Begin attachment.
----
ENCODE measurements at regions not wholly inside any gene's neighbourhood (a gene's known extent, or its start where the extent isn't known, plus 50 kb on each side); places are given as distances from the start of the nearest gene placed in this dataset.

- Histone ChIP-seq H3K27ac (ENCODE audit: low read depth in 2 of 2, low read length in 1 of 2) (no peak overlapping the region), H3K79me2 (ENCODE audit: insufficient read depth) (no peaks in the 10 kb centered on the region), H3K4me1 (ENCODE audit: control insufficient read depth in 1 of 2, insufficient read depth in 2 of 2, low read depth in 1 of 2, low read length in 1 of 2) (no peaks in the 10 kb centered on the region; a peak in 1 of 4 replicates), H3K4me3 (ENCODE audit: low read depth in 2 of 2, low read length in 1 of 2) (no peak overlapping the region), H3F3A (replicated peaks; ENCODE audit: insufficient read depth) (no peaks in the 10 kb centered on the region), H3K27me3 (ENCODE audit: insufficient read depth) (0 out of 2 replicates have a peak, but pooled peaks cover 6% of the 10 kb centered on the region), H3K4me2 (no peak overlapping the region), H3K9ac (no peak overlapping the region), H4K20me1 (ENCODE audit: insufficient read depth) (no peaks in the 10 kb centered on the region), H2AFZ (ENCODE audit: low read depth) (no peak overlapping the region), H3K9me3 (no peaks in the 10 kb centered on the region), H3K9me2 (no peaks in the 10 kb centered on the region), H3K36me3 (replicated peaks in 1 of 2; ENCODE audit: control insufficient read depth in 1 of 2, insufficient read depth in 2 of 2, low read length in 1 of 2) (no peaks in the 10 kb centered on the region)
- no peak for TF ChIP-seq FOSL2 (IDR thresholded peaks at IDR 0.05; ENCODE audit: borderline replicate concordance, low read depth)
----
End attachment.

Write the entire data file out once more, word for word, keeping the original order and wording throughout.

ENCODE measurements at regions not wholly inside any gene's neighbourhood (a gene's known extent, or its start where the extent isn't known, plus 50 kb on each side); places are given as distances from the start of the nearest gene placed in this dataset.

- Histone ChIP-seq H3K27ac (ENCODE audit: low read depth in 2 of 2, low read length in 1 of 2) (no peak overlapping the region), H3K79me2 (ENCODE audit: insufficient read depth) (no peaks in the 10 kb centered on the region), H3K4me1 (ENCODE audit: control insufficient read depth in 1 of 2, insufficient read depth in 2 of 2, low read depth in 1 of 2, low read length in 1 of 2) (no peaks in the 10 kb centered on the region; a peak in 1 of 4 replicates), H3K4me3 (ENCODE audit: low read depth in 2 of 2, low read length in 1 of 2) (no peak overlapping the region), H3F3A (replicated peaks; ENCODE audit: insufficient read depth) (no peaks in the 10 kb centered on the region), H3K27me3 (ENCODE audit: insufficient read depth) (0 out of 2 replicates have a peak, but pooled peaks cover 6% of the 10 kb centered on the region), H3K4me2 (no peak overlapping the region), H3K9ac (no peak overlapping the region), H4K20me1 (ENCODE audit: insufficient read depth) (no peaks in the 10 kb centered on the region), H2AFZ (ENCODE audit: low read depth) (no peak overlapping the region), H3K9me3 (no peaks in the 10 kb centered on the region), H3K9me2 (no peaks in the 10 kb centered on the region), H3K36me3 (replicated peaks in 1 of 2; ENCODE audit: control insufficient read depth in 1 of 2, insufficient read depth in 2 of 2, low read length in 1 of 2) (no peaks in the 10 kb centered on the region)
- no peak for TF ChIP-seq FOSL2 (IDR thresholded peaks at IDR 0.05; ENCODE audit: borderline replicate concordance, low read depth)